Bad Blood: The Tuskegee Syphilis Experiment
For nine days in August last year a group of Pueblo Indians ran from Taos, New Mexico, to the Hopi Cultural Center on Second Mesa in Arizona. Hardly a record-setting time for a distance of just over 375 miles, but then speed was not the point. In fact, this wasn’t even a race: the event commemorated the three-hundredth anniversary of the Pueblo Rebellion. In August 1680 runners bearing deerskin pictographs had sped over the same trails to coordinate the bloody and (for twelve years) successful uprising against the Spanish.
Nabokov followed their modern descendants in a pickup truck—later returning to Berkeley, as he candidly admits, to do some homework on the meaning of running in various Indian cultures, especially in the American Southwest. He draws judiciously on historical, ethnographic, and literary sources to write about everything from the Kickstick racing of the Western Pueblos to the ritual implications of running among the Papagos, Zunis, and Hopis, to the careers of several Indian Olympians. He is particularly good at rendering nuances: the ways that Indian running combines sport and spiritual discipline; how the Tricentennial Run was both a boost to Indian pride and a distinctly non-Indian mode of remembering the past; the subtle modulations of Pueblo hostility toward the white world. These qualities make for a vivid, accurate, and moving account of Pueblo life.
In 1972, a former federal investigator of venereal disease, now studying law, told an AP reporter what he knew about an obscure “Tuskegee Study”—and one of the most shameful medical experiments ever conducted in this country came to light: a forty-year study by the US Public Health Service of the effects of untreated syphilis on 399 black men in Alabama. When the story broke, Jones was a Kennedy Fellow in Bioethics at Harvard, and he has methodically investigated the serious questions that were not answered in the brief medical and public discussions following the story’s publication. Was the PHS interested in syphilis in blacks, or using blacks to study syphilis? Why was treatment withheld from those investigated, especially after penicillin became available? Why did the subjects cooperate? Why did an all-black institution, as the Tuskegee Institute was in 1932, help with the study? Was there ever any opposition to it? How did the doctors and one nurse who worked on the study view what they were doing?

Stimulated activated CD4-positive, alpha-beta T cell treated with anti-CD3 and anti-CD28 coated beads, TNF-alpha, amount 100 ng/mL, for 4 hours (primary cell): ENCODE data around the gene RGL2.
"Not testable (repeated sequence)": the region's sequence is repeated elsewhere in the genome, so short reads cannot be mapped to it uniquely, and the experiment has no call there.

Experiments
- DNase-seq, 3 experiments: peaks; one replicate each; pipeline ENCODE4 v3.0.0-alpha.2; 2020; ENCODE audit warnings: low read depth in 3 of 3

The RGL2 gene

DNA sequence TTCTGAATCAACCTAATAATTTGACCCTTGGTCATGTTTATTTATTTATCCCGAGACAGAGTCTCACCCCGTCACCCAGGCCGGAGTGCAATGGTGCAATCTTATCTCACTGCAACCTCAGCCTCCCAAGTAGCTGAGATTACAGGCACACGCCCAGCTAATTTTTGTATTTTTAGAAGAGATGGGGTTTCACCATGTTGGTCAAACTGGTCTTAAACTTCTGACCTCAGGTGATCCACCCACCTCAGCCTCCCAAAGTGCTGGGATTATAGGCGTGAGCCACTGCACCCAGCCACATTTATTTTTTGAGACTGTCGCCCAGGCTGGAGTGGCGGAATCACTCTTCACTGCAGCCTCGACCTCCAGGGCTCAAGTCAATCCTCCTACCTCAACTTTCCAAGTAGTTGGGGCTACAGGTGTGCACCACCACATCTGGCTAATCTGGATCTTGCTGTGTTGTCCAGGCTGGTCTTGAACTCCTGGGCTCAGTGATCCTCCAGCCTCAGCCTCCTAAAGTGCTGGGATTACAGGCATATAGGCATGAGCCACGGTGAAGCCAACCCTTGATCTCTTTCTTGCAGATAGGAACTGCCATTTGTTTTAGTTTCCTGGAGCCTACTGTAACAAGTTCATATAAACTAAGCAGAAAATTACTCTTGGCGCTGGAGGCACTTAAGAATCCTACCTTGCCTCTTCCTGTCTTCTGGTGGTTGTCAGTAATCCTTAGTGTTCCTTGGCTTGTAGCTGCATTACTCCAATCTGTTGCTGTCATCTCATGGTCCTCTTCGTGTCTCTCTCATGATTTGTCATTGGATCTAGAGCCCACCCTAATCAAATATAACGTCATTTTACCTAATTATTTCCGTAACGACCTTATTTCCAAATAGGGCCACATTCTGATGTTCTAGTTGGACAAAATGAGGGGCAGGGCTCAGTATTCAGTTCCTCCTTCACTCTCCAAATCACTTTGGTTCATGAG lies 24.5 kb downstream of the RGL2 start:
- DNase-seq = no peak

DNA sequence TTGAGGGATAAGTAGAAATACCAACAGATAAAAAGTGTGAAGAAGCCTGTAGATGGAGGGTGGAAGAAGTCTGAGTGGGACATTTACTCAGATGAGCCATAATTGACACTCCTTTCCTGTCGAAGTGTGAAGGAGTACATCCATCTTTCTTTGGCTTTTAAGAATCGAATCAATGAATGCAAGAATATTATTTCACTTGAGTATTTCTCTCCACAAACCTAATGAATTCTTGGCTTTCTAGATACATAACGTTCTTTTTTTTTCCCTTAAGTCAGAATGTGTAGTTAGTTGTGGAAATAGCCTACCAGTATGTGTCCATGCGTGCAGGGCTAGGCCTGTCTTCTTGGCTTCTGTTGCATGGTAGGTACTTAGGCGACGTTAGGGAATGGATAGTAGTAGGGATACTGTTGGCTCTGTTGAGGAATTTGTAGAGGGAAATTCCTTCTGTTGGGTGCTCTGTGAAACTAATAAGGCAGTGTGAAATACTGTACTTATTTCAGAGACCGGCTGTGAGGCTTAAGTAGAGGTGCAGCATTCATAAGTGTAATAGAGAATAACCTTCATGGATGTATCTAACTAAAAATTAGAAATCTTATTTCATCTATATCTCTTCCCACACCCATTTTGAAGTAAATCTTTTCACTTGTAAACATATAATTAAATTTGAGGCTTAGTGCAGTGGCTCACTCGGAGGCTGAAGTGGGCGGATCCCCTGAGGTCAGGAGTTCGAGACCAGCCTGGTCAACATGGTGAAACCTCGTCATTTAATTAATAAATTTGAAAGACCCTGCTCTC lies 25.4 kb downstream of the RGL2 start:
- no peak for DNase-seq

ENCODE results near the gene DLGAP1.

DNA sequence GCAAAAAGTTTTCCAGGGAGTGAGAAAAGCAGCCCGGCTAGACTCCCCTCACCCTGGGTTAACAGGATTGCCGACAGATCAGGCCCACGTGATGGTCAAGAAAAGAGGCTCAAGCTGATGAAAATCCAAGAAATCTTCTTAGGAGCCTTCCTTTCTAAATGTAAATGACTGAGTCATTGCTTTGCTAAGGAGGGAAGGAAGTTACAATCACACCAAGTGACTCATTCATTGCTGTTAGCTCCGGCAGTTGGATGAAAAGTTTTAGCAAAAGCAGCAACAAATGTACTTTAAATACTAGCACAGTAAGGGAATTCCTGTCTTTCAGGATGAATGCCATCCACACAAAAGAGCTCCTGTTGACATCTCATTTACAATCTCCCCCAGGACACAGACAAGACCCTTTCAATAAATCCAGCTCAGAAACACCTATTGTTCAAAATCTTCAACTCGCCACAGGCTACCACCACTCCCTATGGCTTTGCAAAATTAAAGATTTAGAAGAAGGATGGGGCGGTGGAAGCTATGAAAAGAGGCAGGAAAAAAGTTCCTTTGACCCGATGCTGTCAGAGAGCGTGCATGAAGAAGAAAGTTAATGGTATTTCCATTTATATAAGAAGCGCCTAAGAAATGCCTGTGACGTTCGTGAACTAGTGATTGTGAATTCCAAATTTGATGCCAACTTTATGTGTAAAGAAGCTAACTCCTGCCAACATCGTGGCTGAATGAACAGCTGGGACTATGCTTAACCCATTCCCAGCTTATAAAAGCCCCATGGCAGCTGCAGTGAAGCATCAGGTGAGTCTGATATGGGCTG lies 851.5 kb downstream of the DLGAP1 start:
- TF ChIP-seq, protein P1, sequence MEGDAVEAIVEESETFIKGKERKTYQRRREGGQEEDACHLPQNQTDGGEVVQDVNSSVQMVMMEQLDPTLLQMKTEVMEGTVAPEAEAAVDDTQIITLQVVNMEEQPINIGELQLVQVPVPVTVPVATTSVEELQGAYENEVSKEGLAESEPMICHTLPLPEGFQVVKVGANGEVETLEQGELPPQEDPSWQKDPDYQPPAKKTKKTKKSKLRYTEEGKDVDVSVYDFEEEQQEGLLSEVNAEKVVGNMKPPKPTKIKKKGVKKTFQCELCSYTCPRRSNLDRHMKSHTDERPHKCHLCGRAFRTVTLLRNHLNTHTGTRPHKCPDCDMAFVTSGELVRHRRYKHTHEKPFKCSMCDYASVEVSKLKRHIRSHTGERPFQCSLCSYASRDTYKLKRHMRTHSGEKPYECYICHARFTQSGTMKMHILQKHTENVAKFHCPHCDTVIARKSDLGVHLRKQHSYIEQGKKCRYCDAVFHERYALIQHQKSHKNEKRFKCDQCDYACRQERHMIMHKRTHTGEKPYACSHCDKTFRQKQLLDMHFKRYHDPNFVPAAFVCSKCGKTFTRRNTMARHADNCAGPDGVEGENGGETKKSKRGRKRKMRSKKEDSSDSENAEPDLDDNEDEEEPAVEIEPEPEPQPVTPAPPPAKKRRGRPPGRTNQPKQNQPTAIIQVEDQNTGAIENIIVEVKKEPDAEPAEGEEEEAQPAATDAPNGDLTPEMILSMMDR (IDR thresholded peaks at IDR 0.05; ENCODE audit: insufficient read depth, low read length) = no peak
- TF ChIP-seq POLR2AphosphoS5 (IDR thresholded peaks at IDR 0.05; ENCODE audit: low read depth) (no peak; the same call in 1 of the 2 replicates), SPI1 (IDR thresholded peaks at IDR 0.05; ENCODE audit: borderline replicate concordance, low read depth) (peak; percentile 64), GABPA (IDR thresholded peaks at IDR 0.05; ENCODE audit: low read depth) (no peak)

The main characters in Jones’s account are those who planned, directed, and carried out the study, but he has much to say about the way the public health movement developed in the US. No one, Jones finds, ever strenuously questioned the morality of an experiment which withheld an established, effective treatment from the subjects. As a scientific study, the exercise was poorly designed. Some subjects dropped out and some were treated for other diseases—which may have affected their syphilis. The men who agreed to participate did so because 1) they were mostly illiterate and didn’t understand the terms, 2) they were poor and received free medical care for minor…
This is exclusive content for subscribers only.
Try two months of unlimited access to The New York Review for just $1 a month.
Continue reading this article, and thousands more from our complete 55+ year archive, for the low introductory rate of just $1 a month.
Copyright © 1981 Kirkus Reviews